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Report - - Derbyshire Royal Infirmary, Derby - April 2014 | Asylums and Hospitals | 28DaysLater.co.uk

Report - Derbyshire Royal Infirmary, Derby - April 2014


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A visit we made to Derbyshires Royal Infirmary a while back in mid 2014, we was escorted off by security after a good few hours inside. The Derbyshire Royal Infirmary was a hospital in Derby that was managed by the Derby Teaching Hospitals NHS Foundation Trust. Following the transfer of community services to the London Road Community Hospital located further south-east along London Road, the infirmary closed in 2009 and most of the buildings were demolished in spring 2015.

Derbyshire General Infirmary
In early 1803, the Reverend Thomas Gisborne and Isaac Hawkins Browne Esq. (Trustees of the late Isaac Hawkins Esq.) signified their intention to appropriate £5,000 towards an infirmary to be erected at Derby.

On 5 April 1803, following a request from the Grand Jury, the High Sheriff of Derby (Robert Wilmot) held a meeting to consider the founding of a hospital in Derby. At this meeting it was noted that subscriptions promised had already reached £17,215, with a further £2,592 and 18 shillings annually.

On 6 October 1803, a committee was appointed consisting of all subscribers of more than £50 and it was decided that the first payment of 25% of more would be required by 12 January 1804.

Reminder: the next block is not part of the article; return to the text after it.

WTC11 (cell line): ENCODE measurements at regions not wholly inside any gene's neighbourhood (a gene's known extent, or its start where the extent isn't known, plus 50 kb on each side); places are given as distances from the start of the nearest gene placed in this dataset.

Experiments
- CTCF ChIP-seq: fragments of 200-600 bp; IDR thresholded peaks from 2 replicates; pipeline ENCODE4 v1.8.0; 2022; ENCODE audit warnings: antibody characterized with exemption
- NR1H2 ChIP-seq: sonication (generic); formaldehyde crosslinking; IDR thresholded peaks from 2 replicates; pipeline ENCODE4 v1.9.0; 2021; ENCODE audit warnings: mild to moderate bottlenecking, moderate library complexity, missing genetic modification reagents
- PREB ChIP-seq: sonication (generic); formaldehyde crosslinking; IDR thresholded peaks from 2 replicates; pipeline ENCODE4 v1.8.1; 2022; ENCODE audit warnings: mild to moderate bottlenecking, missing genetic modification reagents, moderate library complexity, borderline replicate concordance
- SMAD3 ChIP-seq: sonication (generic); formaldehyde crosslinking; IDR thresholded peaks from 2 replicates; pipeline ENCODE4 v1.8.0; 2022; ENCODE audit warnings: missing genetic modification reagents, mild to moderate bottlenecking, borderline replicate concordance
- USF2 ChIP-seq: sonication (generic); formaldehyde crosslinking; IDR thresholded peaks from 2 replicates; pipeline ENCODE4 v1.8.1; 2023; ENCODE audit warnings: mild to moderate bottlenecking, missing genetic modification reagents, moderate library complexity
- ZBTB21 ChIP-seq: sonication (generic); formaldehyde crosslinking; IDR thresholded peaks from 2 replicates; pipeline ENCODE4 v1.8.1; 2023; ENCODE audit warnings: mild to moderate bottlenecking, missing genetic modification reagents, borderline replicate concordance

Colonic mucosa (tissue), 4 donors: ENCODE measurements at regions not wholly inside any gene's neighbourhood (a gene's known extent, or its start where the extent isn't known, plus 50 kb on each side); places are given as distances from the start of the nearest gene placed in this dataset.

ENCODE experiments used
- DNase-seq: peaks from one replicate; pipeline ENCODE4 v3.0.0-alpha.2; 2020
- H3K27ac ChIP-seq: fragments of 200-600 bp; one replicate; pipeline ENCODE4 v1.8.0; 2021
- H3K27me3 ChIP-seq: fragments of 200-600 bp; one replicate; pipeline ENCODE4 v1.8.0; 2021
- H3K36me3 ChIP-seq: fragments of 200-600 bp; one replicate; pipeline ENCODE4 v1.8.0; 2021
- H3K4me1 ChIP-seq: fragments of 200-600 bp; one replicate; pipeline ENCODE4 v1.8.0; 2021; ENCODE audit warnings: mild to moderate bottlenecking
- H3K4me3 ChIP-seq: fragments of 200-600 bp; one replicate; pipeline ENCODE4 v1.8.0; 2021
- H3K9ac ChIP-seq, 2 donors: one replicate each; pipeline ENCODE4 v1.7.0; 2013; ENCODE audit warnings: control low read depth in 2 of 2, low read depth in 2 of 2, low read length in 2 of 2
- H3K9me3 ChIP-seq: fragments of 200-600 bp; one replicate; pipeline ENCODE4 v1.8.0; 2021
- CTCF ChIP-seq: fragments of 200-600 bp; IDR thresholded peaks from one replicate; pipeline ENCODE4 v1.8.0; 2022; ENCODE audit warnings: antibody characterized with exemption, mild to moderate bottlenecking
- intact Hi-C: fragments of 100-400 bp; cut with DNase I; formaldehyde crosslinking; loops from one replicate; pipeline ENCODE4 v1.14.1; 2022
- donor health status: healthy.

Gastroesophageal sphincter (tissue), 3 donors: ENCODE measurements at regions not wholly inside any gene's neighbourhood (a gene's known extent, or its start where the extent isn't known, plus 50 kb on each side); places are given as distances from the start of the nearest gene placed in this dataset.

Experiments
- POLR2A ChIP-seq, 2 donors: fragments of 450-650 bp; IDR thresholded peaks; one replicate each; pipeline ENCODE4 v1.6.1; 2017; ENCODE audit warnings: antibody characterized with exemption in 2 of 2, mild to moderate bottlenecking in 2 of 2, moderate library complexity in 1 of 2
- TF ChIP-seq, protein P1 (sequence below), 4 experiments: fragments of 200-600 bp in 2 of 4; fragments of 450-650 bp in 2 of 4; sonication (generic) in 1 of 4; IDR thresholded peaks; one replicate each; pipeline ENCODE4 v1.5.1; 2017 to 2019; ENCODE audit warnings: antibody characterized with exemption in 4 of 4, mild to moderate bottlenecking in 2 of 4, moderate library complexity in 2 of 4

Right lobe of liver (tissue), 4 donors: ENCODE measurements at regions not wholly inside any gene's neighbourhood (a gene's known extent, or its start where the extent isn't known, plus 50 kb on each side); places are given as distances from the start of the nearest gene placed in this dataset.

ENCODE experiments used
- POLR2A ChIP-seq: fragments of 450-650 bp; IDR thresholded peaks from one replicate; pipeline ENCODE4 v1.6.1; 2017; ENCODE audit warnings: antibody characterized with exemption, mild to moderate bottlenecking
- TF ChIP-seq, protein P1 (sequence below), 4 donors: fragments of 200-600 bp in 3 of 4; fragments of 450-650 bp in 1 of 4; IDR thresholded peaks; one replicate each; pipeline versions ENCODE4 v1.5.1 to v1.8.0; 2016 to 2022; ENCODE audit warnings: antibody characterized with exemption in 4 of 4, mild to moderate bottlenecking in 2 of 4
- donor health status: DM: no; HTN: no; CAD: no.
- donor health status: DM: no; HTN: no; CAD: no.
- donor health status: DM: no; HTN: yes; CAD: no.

The infirmary building, principally under the inspiration of the cotton manufacturer, William Strutt, made a deliberate attempt to incorporate into a medical institution the latest “fireproof” building techniques with technology developed for the textile mills. The Infirmary building opened in what is now Bradshaw Way, Derby on 4 June 1810.

Derbyshire Royal Infirmary
In 1890, during the year that he was Mayor of Derby, Sir Alfred Seale Haslam managed to replace the old Derbyshire General Infirmary with the Derbyshire Royal Infirmary. That year there had been an outbreak of disease at the old infirmary and Sir William Evans, President of the Infirmary arranged a three-day inspection which condemned the old building. When Queen Victoria came to lay a foundation stone for the new hospital on 21 May 1891 she knighted Haslam for his services and gave permission for the term "Royal" to be used. The Derbyshire Royal Infirmary was completed and officially opened in 1894.

Following the transfer of community services to the London Road Community Hospital located further south-east along London Road, the infirmary closed in 2009[10] and most of buildings were demolished in spring 2015.

However a facade with its two "pepper-pot towers" dating back to 1894 was retained for redevelopment.

Forgotten Tourists.
 
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